I looked at Varidesk which I would have placed on top of my existing desk in our home office but eventually bought a self-standing (or sitting) Bekant desk from IKEA which we've placed in our entrance hall.

I use it pretty much the whole working day now, never mind just 2 hours per day and definitely recommend these desks to you.

But then, I do think a lot what sit-standing is about is flexibility and putting more humanity into the workplace, not just wellbeing.  Plus standing is good, but it's not as good as actually moving around.

So these are my three main workspaces at home now - my sit-stand desk, my elliptical trainer in the garage and just outside the front door (our back garden gets a bit too shady by mid-morning.)




My own advice to organisations is to make all of these types of workspaces available to their staff too.  Including working from home as an option.

And as I've been posting, I think HR needs to involve itself in these areas of the workplace as well.


See:




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Top HR Blog 2015




I'd like to say thanks to Staff Squared for including Strategic HCM in their list of 20 top HR blogs of 2015.

I'd be even more honoured if you place it in your own list of top social media sites too!

You can subscribe here:


I read quite a few of the other blogs on the list so check those out too.

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Thursday, 23 April 2015

#PeopleAnalytics15 Data visualisation and storytelling




I’m at Tucana HR’s People Analytics conference today.  We had a session from Peter Howes earlier who noted that interpretation and telling a story is just as, if not more important, that the actual analytics he had been describing.  I agree, so I’ve been looking forward to the current session with Cole Nussbaumer, ex Google, on telling stories with data.

Andrew Marritt introduced the session by talking about Stephen Few who presented at one of Peter’s / Infohrm’s conferences I also spoke at some years ago and I saw links to some of his insights in Cole’s session.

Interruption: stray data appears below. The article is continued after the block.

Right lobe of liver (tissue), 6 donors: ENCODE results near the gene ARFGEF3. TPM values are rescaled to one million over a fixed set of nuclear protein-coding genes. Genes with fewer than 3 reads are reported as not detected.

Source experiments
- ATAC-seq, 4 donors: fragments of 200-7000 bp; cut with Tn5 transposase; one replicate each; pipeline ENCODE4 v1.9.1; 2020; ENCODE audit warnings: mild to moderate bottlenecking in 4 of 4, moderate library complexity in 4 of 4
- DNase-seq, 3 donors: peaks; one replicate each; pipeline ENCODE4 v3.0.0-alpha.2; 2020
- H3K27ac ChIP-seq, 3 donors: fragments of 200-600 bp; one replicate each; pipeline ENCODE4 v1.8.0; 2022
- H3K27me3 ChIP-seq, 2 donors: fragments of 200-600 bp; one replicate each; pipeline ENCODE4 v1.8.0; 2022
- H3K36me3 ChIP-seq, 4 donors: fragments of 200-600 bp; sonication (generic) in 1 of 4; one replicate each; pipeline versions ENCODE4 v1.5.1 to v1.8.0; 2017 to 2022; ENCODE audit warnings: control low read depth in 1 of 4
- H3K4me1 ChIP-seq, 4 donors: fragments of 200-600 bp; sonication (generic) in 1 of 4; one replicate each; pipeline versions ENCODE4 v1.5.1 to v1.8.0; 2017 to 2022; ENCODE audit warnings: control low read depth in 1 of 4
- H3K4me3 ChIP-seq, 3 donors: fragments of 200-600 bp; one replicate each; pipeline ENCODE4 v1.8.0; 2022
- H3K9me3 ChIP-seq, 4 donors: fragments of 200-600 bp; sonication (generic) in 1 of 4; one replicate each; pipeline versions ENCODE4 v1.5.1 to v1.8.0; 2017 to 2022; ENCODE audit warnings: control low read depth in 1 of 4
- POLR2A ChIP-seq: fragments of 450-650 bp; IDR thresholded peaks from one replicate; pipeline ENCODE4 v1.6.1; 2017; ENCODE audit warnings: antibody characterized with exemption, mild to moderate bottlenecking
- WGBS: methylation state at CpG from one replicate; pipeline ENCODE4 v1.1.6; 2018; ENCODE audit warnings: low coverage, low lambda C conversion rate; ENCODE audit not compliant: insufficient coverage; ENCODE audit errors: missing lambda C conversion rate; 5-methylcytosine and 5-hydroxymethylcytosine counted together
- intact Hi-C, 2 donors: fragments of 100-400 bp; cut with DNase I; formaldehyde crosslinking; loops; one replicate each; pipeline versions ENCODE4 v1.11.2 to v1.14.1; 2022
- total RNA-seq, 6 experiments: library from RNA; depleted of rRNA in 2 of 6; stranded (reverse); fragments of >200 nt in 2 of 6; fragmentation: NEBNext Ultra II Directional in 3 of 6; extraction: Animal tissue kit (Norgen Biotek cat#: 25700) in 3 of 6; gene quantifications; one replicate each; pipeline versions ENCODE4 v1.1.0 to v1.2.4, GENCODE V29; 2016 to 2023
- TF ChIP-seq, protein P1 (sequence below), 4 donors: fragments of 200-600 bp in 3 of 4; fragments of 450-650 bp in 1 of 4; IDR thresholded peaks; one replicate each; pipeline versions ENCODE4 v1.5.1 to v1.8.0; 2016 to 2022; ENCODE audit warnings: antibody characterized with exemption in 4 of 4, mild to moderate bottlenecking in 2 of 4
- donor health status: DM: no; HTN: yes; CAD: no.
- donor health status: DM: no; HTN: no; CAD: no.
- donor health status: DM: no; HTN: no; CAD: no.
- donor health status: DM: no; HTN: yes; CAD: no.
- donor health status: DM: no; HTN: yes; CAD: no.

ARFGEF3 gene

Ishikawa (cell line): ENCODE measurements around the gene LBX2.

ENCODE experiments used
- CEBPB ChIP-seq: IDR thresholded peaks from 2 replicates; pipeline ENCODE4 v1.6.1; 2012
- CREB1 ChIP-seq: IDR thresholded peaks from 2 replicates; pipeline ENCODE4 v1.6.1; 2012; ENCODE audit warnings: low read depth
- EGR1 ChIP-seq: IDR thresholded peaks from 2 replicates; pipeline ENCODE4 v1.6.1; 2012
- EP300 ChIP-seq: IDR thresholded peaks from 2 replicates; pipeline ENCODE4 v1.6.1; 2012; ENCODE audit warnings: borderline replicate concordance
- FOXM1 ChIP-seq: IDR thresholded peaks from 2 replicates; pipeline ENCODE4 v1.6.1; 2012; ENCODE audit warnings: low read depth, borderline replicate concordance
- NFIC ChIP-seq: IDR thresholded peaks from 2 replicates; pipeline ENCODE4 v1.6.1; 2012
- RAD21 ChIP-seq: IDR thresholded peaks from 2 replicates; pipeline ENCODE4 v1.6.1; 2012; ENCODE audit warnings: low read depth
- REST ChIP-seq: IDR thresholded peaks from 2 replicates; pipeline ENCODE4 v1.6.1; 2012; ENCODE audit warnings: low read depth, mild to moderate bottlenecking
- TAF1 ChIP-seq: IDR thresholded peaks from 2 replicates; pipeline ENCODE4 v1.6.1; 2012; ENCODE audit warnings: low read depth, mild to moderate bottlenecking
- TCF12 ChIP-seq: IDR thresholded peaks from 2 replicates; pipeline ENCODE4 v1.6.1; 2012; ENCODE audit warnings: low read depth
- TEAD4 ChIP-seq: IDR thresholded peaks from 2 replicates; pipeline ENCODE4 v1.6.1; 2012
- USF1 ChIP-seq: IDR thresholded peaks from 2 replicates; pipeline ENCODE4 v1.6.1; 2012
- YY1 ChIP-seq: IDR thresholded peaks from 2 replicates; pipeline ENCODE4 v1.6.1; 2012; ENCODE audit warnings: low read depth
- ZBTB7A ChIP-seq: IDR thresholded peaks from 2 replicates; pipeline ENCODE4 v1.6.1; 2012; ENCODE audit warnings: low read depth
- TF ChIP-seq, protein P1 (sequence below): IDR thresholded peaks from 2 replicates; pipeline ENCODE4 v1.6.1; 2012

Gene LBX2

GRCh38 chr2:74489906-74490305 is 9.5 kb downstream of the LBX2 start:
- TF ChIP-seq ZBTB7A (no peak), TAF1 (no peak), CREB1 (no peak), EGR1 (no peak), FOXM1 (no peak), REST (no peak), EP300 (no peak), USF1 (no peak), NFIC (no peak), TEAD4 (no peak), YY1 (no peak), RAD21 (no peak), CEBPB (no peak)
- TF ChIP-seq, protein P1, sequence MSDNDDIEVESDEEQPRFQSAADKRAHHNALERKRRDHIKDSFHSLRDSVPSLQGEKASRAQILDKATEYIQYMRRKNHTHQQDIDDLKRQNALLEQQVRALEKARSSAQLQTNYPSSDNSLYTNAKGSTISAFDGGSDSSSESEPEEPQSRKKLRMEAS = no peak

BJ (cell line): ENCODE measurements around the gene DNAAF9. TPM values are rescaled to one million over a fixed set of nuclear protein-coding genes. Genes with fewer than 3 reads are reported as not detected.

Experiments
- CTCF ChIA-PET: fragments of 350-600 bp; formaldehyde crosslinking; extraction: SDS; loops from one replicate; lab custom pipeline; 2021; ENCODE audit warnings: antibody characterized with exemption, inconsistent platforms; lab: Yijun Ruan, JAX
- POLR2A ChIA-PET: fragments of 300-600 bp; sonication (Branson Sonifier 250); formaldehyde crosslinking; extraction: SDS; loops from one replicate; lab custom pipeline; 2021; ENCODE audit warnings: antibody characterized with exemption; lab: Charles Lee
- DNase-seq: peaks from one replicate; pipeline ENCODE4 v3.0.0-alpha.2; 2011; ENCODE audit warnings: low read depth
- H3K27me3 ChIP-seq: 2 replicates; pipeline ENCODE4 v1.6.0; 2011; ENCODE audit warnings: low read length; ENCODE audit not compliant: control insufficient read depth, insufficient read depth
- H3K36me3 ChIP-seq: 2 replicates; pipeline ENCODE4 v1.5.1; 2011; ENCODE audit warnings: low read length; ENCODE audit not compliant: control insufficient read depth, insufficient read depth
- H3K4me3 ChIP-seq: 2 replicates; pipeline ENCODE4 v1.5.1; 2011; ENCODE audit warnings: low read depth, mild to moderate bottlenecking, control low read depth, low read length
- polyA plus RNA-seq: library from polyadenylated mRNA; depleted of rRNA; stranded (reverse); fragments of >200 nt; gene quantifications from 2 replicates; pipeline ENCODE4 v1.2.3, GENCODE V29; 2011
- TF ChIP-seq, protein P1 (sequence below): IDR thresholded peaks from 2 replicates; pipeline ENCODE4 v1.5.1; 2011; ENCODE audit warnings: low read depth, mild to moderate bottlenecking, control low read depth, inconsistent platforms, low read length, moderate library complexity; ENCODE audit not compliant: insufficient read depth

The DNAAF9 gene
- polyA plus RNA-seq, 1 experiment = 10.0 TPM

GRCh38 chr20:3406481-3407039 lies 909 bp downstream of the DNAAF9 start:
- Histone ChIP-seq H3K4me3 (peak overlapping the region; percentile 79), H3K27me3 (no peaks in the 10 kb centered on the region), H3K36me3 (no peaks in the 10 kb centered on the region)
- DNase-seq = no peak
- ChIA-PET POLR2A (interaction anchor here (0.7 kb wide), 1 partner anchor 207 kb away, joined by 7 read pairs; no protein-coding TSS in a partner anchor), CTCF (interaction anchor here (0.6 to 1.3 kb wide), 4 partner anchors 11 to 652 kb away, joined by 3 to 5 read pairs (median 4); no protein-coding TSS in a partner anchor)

We get taught how to tell stories and how to use numbers but not both together.  Doing so requires clarity about the business context, who is the audience and what we want them to do before thinking about how data can help make the appropriate point.

Options include simple text, tables (which interact with our verbal system) and graphs (which support our verbal system which is of course quicker.)  These include line graphs, slope graphs, bar charts, but probably not, as you’ll hopefully know if you’re working in analytics, pie charts.

It helps to remove clutter.  Here we talked about Gestalt principles of visual perception - including proximity, similarity, enclosure, closure, continuity and connection.  The more we take away the more our data stands out.

And to focus people’s attention.  We see stimuli with our eyes and our brains which is where perception takes place.  Eg we know about short and long-term memory but there is also Iconic memory which pays attention to pre-attentive attributes - including orientation, shape, line length, line width, size, curvature, added marks, enclosure, hue, intensity, 2D position, motion.  We can use this to provide a hierarchy of information.

The final need is to tell a story - a plot (what context is essential?), twists (what is interesting about the data and what it shows?) and an ending (what do you want your audience to do?).  This helps us retain information to tell to someone else.  Words have a very important role in helping describe data - annotate it with text.

Cole demonstrated the difference between a real life example of a client graph and how this would be developed using the above principles - simple, but not easy, and very important.




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Friday, 17 April 2015

#SWDS15 Workplace Design at Swisscom (etc)




Sorry for the delay but here are my additional notes from Fleming's Workplace Design summit.


I’ve already taken you through my panel on HR and workplace design, and shared workplace design case studies from Google, eBay and Airbnb.

We also heard other interesting ideas from Tim Yendell at RBS, Carole Hop at NN (ING) and Henrik Lovgret at Maersk but for me, these missed the emotional aspect of Google, eBay and Airbnb’s case study.

There was some talk about whether it would be possible to extend these latest approaches to a more traditional and particularly large organisation ie whether they would be scaleable.  So my favourite case study of all came from Swisscom, because they showed that you can build a really compelling, human centred workplace design too.  You'd be surprised if Google, eBay and Airbnb didn't have a funky workspace but Swisscom is a traditional business with 20,000 employees.  Their approach is being led by a couple of mavericks but they're involving the main Facilities department too so there is an element of scalability in their approach as well.


Christina Taylor, Head of Human Centred Design,
Karin Hilzinger, Head of Work & Space
Swisscom, Switzerland

Swisscom’s approach to workplace design has emerged out of its experience centred strategy for customers.  Space communicates the company culture so they need a similar employee centred strategy for the workplace.

This focus underpins everything they do and their advice never to forget the why - so whether the need is to improve decision making or project management etc, workplace design is about making tomorrow's work culture visible today.  Which means it has to be about doing something different - rethink, don't repeat!